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Basic Program Information

Medicaid Medicaid Expansion
Separate CHIP
Eligibility by age and income (% of FPL)1 0-5yr – up to 133%
6-18yr – up to 100%
0-19 yr ≤ 200% 0-19 yr ≤ 250%
No. of Children Ever Enrolled2 696,046 153,070 6,844
FMAP3 63.61% 74.53% 74.53%
Premium Payment4 None None $50/month
Cost Sharing (Co-payments)5 None None Yes
Waiting Period6 None None 12 months for
expansion populations
(over 200 % FPL)
Premium Assistance7 None None None

Enrollment/Renewal Simplification Strategies8

Medicaid CHIP
Joint Medicaid/CHIP Application x x
Face to Face Interview Not Required x x
Asset Test Not Required x x
Express Lane Eligibility (ELE) x  
Presumptive Eligibility    
SSA Data Match x x
Online Application x x
Electronic Signature x x
Medicaid Systems Used for Other Assistance Programs x x
Integrated Medicaid & CHIP Eligibility System x x
12 Month Continuous Eligibility
Joint Medicaid/CHIP Renewal x x
Telephone Renewal x x
Online Renewal x x
Express Lane Renewal x  


Joint Medicaid/CHIP Application:One application, instead of two separate forms, is used by the state agency to determine if an applicant is eligible for either Medicaid or CHIP.

Asset Test Not Required:The asset test sets a limit on the maximum amount of assets (i.e. home, vehicle, savings account) an applicant could posses in order to be eligible for Medicaid or CHIP. Eliminating the asset test means the state no longer considers the applicant’s assets to determine eligibility, but instead relies on income statements alone.

Express Lane Eligibility (ELE):The Express Lane Eligibility (ELE) provisions in the Children’s Health Insurance Program Reauthorization Act of 2009 (CHIPRA) enable state Medicaid and CHIP agencies to identify, enroll, and renew children by relying on eligibility findings from other programs such as Head Start, or SNAP rather than having to re-analyze eligibility under their own rules.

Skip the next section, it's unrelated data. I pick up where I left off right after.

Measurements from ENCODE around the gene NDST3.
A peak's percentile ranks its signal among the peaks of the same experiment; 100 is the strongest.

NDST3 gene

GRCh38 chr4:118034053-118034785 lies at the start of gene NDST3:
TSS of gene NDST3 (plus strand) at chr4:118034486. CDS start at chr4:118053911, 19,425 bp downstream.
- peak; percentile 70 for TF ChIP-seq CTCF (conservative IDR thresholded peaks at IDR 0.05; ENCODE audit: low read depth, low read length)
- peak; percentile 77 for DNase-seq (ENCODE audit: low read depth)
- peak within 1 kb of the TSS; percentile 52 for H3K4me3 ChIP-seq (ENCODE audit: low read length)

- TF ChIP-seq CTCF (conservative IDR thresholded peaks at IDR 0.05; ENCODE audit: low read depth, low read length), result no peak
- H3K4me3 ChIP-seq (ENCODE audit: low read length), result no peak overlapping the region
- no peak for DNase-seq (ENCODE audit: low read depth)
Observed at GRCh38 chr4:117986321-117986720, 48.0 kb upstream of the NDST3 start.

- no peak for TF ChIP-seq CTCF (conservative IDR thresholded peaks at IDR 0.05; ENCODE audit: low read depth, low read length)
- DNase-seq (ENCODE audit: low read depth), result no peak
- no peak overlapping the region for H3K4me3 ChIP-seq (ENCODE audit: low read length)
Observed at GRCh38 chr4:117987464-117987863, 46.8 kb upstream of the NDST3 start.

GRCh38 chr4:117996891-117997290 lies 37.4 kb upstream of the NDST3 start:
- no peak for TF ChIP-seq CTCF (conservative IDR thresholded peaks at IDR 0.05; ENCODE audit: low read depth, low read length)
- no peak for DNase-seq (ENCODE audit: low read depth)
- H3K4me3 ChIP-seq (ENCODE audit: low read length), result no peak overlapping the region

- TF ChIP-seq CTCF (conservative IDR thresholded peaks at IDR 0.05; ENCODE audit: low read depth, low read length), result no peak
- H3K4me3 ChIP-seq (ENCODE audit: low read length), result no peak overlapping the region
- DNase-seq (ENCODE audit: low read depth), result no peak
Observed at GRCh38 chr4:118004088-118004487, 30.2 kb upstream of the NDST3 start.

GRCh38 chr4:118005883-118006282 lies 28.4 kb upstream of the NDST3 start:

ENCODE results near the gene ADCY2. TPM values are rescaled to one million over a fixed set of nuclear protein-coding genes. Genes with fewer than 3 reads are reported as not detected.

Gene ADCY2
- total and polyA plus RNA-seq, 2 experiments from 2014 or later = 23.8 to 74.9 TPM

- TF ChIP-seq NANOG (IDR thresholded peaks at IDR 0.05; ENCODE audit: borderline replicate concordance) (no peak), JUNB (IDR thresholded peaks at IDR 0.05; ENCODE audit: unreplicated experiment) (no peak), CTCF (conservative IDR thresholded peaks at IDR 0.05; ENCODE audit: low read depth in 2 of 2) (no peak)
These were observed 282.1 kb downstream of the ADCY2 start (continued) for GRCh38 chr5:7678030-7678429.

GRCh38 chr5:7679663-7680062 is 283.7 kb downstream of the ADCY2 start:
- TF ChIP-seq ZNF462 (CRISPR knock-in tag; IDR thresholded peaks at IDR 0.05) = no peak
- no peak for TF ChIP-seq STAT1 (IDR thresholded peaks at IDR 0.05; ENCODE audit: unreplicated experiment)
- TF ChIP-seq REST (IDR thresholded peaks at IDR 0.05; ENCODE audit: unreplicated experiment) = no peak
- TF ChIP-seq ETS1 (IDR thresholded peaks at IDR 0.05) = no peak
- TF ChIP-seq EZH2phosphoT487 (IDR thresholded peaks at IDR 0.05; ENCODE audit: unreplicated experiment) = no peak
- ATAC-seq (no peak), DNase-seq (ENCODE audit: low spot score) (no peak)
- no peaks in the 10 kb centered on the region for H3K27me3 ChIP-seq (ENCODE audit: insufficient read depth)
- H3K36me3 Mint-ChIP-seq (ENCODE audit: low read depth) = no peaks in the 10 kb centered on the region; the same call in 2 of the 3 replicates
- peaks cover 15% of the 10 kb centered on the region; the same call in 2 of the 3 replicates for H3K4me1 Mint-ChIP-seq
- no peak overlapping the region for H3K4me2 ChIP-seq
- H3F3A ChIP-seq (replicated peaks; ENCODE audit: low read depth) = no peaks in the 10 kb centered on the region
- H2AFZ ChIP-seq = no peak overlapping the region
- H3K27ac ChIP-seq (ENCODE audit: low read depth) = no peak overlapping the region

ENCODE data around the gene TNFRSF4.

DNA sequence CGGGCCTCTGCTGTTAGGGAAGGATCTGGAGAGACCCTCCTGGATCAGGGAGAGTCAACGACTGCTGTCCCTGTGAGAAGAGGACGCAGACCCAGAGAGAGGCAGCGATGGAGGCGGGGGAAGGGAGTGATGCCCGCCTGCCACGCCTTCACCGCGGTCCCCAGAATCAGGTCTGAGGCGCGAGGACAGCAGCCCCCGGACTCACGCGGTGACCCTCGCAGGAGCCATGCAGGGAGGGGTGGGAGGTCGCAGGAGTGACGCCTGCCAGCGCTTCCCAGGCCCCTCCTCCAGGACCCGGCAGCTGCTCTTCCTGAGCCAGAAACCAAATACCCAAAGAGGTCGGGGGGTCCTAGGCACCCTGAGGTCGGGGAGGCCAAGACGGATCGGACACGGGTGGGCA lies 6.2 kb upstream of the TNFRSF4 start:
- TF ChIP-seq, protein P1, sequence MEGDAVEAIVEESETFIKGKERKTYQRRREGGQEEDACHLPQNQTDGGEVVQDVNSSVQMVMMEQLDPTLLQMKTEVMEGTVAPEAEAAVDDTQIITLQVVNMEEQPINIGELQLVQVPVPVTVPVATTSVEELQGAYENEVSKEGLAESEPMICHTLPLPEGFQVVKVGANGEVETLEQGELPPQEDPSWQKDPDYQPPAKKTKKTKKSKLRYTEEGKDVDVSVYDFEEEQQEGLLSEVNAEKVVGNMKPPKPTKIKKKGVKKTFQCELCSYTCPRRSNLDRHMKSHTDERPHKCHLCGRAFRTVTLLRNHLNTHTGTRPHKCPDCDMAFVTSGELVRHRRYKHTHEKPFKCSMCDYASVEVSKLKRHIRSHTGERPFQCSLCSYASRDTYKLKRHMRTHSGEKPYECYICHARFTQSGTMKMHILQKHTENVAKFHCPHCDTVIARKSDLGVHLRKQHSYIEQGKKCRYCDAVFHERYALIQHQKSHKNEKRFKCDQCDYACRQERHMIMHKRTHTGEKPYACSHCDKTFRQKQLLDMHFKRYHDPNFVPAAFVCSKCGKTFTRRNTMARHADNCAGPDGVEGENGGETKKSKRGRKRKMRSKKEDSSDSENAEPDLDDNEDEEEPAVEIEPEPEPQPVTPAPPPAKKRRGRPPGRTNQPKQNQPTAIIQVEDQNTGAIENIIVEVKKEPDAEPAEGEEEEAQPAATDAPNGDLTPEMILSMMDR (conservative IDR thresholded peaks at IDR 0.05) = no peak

Presumptive Eligibility:This option allows states to permit designated qualified entities (schools, providers, health centers, hospitals, etc) to determine a child’s temporary eligibility for Medicaid or CHIP if the child appears eligible for the coverage. If the child is determined to be presumptively eligible, he/she can be temporarily enrolled in coverage, typically for up to 60 days, to obtain health services while the application process is completed by the Medicaid or CHIP state agency.

SSA Data Match:Created in the Deficit Reduction Act of 2005 (DRA) and extended to CHIP programs with CHIPRA, states are able to satisfy citizenship documentation requirements for Medicaid and CHIP programs through electronic data matches with the Social Security Administration’s (SSA) database.

On-line/Electronic Application:State has made application for coverage available to families on the internet, which makes the application process easier for working parents who have difficulty applying during conventional office hours.

Electronic Signature:In conjunction with an online application the state permits applicants to sign electronically by check box type process, a PIN number, a single string of numeric code that is encrypted etc. so no part of the application must be mailed or faxed.